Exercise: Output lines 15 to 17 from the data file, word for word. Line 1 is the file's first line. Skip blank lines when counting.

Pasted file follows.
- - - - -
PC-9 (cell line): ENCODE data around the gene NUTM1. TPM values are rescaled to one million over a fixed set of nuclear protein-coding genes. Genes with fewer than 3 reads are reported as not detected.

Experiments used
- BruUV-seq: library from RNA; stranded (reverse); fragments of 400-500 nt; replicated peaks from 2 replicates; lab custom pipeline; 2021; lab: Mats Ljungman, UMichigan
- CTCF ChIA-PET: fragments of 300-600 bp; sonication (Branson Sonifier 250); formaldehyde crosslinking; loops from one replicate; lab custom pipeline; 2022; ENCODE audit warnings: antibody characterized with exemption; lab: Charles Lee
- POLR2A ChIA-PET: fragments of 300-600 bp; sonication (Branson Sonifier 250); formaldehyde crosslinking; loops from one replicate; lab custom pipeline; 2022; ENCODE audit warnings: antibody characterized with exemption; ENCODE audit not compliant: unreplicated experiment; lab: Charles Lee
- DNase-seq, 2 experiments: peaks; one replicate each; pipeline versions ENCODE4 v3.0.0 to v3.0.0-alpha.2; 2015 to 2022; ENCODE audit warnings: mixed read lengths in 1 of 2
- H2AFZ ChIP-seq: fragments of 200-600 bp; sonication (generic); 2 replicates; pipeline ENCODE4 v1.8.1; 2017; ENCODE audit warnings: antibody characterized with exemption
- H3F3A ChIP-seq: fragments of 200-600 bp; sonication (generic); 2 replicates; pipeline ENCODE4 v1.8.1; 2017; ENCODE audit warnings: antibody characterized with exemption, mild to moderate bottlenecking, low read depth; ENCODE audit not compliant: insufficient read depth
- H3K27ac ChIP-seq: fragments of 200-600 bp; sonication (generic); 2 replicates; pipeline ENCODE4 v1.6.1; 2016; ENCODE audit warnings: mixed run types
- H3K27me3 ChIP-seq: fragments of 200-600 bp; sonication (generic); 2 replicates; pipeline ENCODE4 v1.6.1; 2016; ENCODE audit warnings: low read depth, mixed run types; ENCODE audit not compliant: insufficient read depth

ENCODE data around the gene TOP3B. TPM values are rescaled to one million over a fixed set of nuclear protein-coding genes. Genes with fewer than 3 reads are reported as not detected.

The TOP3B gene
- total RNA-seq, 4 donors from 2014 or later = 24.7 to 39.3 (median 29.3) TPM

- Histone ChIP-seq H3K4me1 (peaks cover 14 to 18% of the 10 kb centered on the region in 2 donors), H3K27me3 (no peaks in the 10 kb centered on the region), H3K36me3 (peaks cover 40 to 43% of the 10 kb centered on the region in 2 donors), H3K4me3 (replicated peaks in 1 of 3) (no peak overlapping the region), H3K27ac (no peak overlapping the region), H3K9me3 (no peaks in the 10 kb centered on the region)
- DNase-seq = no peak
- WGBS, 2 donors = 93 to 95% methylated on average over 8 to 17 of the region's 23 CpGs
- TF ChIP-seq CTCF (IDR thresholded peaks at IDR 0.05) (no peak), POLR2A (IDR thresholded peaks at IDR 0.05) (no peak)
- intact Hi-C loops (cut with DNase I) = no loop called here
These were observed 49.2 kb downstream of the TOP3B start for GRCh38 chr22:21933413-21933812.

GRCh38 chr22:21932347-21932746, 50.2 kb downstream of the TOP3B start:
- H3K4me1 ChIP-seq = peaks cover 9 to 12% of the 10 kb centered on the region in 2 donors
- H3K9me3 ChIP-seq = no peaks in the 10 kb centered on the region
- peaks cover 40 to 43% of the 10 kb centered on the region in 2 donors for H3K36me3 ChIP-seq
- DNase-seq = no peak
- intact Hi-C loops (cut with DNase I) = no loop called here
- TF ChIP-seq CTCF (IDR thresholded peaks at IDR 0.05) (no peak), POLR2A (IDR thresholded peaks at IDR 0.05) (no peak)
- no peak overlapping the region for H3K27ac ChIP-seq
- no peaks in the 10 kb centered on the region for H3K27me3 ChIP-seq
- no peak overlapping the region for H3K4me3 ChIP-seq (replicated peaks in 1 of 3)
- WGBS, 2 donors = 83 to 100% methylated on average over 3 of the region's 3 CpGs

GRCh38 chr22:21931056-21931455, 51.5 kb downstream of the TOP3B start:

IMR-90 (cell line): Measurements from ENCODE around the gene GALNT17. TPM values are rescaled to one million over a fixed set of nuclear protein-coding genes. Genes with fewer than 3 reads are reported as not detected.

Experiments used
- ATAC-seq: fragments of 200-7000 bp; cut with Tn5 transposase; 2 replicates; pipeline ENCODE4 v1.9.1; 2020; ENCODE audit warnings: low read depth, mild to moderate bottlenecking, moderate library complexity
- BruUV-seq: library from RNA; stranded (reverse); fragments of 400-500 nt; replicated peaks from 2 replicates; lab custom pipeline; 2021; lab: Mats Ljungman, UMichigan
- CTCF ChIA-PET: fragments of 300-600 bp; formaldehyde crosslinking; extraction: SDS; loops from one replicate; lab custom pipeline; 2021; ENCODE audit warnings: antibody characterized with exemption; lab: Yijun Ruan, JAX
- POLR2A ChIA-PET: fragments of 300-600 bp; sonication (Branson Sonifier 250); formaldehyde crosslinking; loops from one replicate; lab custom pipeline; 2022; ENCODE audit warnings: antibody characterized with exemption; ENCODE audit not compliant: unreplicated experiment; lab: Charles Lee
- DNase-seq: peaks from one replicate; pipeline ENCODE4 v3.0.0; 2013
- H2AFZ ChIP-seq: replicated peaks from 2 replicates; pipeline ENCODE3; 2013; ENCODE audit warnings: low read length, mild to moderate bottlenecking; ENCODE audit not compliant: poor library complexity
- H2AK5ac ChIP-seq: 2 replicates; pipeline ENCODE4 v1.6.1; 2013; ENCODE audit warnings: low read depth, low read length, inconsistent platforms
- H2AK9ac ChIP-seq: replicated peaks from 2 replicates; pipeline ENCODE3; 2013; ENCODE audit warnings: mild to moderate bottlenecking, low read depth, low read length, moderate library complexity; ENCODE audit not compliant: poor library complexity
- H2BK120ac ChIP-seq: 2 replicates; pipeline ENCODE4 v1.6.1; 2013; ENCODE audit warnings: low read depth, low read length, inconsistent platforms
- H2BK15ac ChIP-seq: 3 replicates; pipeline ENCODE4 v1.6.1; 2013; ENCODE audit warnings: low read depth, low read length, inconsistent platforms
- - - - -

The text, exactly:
- DNase-seq = no peak
- WGBS, 2 donors = 93 to 95% methylated on average over 8 to 17 of the region's 23 CpGs
- TF ChIP-seq CTCF (IDR thresholded peaks at IDR 0.05) (no peak), POLR2A (IDR thresholded peaks at IDR 0.05) (no peak)